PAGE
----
How to make a perfect brew

  • Use a good quality teabag or loose leaf tea.
  • Store tea in a cool, dry place and avoid placing it next to strongly flavoured or perfumed foods.
  • A perfect brewAlways use freshly drawn water when preparing tea (or a herbal infusion); the hot water "energises" the leaf and extracts all the character the tea.
  • In some parts of the country the tap water is hard or soft and this can affect the taste of the tea, consider using a water filter.
  • The water temperature for black tea should be 90 to 98oC and for green tea around 80oC. Always read the instructions on pack.
  • In order to draw the best flavour out of the tea the water must contain oxygen, this is reduced if the water is boiled more than once and you waste energy! Only boil the amount you need.
  • Measure the tea carefully; use 1 tea bag or 1 rounded teaspoon of loose tea for each cup to be served.
  • Allow the tea to brew for the recommended time before pouring (see instructions on pack and the table below).
  • Brewing tea from a bag in a mug? Milk in last is best.
  • We suggest you remove the bag after brewing, before adding the milk, but at the end of the day it is all down to personal preference. Enjoy!

Recommended Brewing Times

Name of Tea Country Type Brewing Time With or without Milk
Gunpowder China Green 3 to 4 mins without
Jasmine China Green flavoured with jasmine flowers 2 to 3 mins without
Oolong China / Taiwan Oolong 3 to 5 mins without
Lapsang Souchong China / Taiwan Black 4 to 5 mins without
Sencha Japan Green 2 to 2.5 mins without
Genmaicha Japan Green flavoured with popped rice & corn 3 to 4 mins without
Darjeeling India Black 3 to 4 mins without
Assam India Black 3 to 4 mins with / without
Ceylon Uva Sri Lanka Black 3 mins with / without
Ceylon Dimbula Sri Lanka Black 3 to 4 mins with / without
Kenya Kenya Black 3 to 4 mins with
Earl Grey Various Black 3 to 4 mins with / without

 

How to dispose of teabags

The vast majority of teabags in the UK are made from natural plant fibres. It is true to say that some of these teabags contain a very small amount of plastic, this enables their edges to be heat sealed and stops them falling apart in hot water. If you include the tea, typically about 1% of a tea bag’s total weight is plastic (around 0.04g) - 95% is tea and the rest is natural plant fibres, which are biodegradable.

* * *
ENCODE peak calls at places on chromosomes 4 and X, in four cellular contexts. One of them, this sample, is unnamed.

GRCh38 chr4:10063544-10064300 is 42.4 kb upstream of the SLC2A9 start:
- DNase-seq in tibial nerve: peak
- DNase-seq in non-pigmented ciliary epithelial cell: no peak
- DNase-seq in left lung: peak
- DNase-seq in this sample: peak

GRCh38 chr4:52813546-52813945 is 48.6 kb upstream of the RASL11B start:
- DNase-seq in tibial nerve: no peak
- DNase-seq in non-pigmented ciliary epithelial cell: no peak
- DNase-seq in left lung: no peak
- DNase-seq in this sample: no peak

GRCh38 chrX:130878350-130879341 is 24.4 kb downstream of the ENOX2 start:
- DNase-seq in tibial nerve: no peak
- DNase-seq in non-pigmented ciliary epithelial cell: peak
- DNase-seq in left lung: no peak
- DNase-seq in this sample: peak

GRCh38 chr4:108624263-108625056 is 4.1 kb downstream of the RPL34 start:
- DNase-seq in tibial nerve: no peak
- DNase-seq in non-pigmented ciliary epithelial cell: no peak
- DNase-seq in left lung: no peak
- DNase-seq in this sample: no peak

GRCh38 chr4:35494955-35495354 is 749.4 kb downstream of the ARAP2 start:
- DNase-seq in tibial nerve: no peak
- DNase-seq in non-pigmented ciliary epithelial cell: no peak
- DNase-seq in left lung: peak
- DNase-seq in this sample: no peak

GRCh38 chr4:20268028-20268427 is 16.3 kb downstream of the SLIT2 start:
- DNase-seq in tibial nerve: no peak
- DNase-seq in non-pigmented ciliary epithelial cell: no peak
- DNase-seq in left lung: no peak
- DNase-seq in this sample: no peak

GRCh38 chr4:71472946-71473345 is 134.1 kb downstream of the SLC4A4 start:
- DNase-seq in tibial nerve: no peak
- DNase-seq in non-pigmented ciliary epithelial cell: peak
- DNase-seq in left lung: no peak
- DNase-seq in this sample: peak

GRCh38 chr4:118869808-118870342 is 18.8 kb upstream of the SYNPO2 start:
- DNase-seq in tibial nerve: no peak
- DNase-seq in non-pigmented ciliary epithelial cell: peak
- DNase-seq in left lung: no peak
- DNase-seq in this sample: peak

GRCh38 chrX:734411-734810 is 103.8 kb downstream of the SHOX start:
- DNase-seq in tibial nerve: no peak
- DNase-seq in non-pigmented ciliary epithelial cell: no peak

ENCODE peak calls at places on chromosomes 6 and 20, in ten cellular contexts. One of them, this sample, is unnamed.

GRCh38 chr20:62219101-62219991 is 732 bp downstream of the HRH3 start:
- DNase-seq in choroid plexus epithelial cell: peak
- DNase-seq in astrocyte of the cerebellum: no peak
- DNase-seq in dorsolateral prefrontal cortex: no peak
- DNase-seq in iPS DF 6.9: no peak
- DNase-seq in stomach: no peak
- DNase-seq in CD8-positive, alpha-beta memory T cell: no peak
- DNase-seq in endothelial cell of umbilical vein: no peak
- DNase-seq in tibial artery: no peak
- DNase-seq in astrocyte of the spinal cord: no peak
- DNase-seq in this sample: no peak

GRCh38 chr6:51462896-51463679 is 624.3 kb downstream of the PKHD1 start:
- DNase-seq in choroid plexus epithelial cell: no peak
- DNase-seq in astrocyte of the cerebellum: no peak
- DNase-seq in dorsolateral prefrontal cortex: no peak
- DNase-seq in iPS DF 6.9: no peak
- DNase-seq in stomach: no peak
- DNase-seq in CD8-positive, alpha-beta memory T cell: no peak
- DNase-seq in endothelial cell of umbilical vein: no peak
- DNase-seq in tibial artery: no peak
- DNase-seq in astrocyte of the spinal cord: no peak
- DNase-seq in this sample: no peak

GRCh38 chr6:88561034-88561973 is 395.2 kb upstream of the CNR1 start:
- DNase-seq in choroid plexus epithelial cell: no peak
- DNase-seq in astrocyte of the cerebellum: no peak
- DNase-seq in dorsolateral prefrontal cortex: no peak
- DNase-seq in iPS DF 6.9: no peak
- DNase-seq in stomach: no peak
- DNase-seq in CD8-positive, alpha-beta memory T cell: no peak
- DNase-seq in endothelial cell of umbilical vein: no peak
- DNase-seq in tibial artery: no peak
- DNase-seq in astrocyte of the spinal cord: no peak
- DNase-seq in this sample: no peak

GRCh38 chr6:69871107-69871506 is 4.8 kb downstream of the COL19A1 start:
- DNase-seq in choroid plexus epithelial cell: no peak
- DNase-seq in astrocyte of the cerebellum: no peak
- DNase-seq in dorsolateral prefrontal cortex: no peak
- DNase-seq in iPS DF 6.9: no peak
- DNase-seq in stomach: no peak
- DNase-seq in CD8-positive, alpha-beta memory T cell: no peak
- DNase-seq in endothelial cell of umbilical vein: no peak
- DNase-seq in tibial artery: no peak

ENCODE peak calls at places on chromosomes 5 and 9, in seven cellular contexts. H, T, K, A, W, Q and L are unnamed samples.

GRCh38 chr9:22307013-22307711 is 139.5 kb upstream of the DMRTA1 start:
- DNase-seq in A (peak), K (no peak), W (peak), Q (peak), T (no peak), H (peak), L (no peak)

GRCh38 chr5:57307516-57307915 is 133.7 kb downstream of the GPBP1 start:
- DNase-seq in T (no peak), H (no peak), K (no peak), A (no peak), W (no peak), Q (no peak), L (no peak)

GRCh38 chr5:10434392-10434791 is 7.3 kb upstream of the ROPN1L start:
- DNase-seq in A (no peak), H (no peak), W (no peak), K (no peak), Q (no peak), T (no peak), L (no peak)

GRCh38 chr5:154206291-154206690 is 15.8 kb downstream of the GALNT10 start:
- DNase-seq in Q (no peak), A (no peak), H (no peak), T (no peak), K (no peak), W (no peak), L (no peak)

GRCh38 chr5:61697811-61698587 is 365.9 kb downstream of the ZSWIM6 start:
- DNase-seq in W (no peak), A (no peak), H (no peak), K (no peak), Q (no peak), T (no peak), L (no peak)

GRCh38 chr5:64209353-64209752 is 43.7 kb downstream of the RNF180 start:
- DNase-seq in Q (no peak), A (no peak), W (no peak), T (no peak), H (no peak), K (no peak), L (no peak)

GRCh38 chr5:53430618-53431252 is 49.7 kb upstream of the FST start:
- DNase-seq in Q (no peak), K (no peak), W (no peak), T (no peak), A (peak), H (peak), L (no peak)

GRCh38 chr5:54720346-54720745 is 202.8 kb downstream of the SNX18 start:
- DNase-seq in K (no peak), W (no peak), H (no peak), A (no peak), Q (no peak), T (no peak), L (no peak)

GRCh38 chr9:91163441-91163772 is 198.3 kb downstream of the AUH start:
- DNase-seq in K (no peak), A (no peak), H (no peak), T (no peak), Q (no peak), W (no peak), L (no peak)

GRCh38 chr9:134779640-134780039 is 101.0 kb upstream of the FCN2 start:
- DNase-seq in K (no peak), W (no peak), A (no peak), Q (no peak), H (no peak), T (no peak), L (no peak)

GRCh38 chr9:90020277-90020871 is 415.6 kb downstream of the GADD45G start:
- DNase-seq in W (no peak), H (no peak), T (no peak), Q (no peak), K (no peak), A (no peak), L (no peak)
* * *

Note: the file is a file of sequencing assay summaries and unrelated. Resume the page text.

If used for sealing, the plastic used was typically made of polypropylene (PP) or nylon, but increasingly, polylactic acid (PLA) is used. PLA is a renewable and sustainable bioplastic derived from plants and is biodegradable. In fact, the whole industry is working hard to move over to PLA, which is a non-permanent and fully biodegradable.

‘Fully biodegradable’ differs from ‘garden-compostable’. Although a biodegradable tea bag will eventually break down in compost, it can take a long time. This is because the compost heap is usually not the right temperature or doesn’t have the right mix of microorganisms to do the job.

Some councils have industrial food waste systems (industrial composters) designed to allow the necessary micro-organisms needed to break down biodegradable materials, to thrive. If your local council collects green waste, you can place the whole biodegradeable teabag in the appropriate bin for local council collection and composting.

Teabags with plastic seals should be placed in your general waste bin.

If you would like to put tea on your garden compost, we recommend that you can speed up the process by ripping open the bags before placing the spent tea leaves on your compost heap and disposing of the teabag paper separately in your bin.

See also WRAP's recyclenow website for more information: https://www.recyclenow.com/what-to-do-with/tea-bags-0

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